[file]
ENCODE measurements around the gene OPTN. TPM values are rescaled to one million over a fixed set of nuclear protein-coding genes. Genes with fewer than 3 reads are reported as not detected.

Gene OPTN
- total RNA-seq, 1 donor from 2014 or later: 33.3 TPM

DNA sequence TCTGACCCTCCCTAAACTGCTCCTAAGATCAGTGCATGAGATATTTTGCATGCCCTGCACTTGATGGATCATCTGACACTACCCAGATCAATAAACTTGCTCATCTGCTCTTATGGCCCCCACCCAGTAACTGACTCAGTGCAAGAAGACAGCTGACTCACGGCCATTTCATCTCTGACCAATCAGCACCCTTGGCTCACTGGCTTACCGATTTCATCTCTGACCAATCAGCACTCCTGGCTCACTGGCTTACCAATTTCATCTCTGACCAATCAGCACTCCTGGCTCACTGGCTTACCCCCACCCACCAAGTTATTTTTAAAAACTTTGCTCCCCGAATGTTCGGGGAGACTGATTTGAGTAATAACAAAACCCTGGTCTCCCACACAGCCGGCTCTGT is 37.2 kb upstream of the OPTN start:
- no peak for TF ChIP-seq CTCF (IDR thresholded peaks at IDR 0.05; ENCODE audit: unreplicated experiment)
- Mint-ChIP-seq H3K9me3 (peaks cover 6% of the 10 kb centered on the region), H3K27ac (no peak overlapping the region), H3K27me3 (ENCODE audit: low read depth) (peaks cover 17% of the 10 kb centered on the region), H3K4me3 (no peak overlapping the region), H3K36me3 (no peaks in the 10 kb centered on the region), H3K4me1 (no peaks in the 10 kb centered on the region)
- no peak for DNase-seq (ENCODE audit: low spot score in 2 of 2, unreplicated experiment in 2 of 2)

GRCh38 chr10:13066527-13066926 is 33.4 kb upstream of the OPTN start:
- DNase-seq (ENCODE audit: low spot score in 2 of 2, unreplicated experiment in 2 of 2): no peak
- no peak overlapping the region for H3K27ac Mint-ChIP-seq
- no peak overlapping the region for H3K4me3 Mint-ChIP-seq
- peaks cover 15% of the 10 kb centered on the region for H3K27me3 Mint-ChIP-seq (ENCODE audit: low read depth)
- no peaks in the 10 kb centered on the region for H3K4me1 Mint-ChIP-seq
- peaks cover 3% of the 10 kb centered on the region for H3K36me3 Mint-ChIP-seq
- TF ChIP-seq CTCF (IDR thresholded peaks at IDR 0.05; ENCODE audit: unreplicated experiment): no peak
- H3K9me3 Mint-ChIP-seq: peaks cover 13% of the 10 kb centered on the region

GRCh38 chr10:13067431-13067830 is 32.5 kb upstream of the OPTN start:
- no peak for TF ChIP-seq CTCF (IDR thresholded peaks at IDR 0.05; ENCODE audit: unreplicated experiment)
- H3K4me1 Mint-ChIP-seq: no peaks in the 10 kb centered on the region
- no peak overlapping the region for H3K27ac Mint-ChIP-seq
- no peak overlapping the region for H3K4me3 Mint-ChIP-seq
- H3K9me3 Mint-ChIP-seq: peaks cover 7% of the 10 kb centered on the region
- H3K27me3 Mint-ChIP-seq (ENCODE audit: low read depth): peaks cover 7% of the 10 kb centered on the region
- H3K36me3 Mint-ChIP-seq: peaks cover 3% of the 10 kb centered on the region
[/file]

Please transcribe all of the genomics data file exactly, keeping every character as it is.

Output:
ENCODE measurements around the gene OPTN. TPM values are rescaled to one million over a fixed set of nuclear protein-coding genes. Genes with fewer than 3 reads are reported as not detected.

Gene OPTN
- total RNA-seq, 1 donor from 2014 or later: 33.3 TPM

DNA sequence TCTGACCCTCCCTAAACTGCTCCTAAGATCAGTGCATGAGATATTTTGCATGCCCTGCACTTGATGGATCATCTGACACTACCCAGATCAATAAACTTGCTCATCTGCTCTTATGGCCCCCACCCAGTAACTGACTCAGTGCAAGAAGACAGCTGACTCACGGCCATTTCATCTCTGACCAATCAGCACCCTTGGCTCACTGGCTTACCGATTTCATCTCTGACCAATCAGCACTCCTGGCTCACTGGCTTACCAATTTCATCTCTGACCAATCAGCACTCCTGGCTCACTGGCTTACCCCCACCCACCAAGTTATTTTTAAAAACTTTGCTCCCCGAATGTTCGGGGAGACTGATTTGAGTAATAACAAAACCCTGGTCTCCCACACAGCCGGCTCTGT is 37.2 kb upstream of the OPTN start:
- no peak for TF ChIP-seq CTCF (IDR thresholded peaks at IDR 0.05; ENCODE audit: unreplicated experiment)
- Mint-ChIP-seq H3K9me3 (peaks cover 6% of the 10 kb centered on the region), H3K27ac (no peak overlapping the region), H3K27me3 (ENCODE audit: low read depth) (peaks cover 17% of the 10 kb centered on the region), H3K4me3 (no peak overlapping the region), H3K36me3 (no peaks in the 10 kb centered on the region), H3K4me1 (no peaks in the 10 kb centered on the region)
- no peak for DNase-seq (ENCODE audit: low spot score in 2 of 2, unreplicated experiment in 2 of 2)

GRCh38 chr10:13066527-13066926 is 33.4 kb upstream of the OPTN start:
- DNase-seq (ENCODE audit: low spot score in 2 of 2, unreplicated experiment in 2 of 2): no peak
- no peak overlapping the region for H3K27ac Mint-ChIP-seq
- no peak overlapping the region for H3K4me3 Mint-ChIP-seq
- peaks cover 15% of the 10 kb centered on the region for H3K27me3 Mint-ChIP-seq (ENCODE audit: low read depth)
- no peaks in the 10 kb centered on the region for H3K4me1 Mint-ChIP-seq
- peaks cover 3% of the 10 kb centered on the region for H3K36me3 Mint-ChIP-seq
- TF ChIP-seq CTCF (IDR thresholded peaks at IDR 0.05; ENCODE audit: unreplicated experiment): no peak
- H3K9me3 Mint-ChIP-seq: peaks cover 13% of the 10 kb centered on the region

GRCh38 chr10:13067431-13067830 is 32.5 kb upstream of the OPTN start:
- no peak for TF ChIP-seq CTCF (IDR thresholded peaks at IDR 0.05; ENCODE audit: unreplicated experiment)
- H3K4me1 Mint-ChIP-seq: no peaks in the 10 kb centered on the region
- no peak overlapping the region for H3K27ac Mint-ChIP-seq
- no peak overlapping the region for H3K4me3 Mint-ChIP-seq
- H3K9me3 Mint-ChIP-seq: peaks cover 7% of the 10 kb centered on the region
- H3K27me3 Mint-ChIP-seq (ENCODE audit: low read depth): peaks cover 7% of the 10 kb centered on the region
- H3K36me3 Mint-ChIP-seq: peaks cover 3% of the 10 kb centered on the region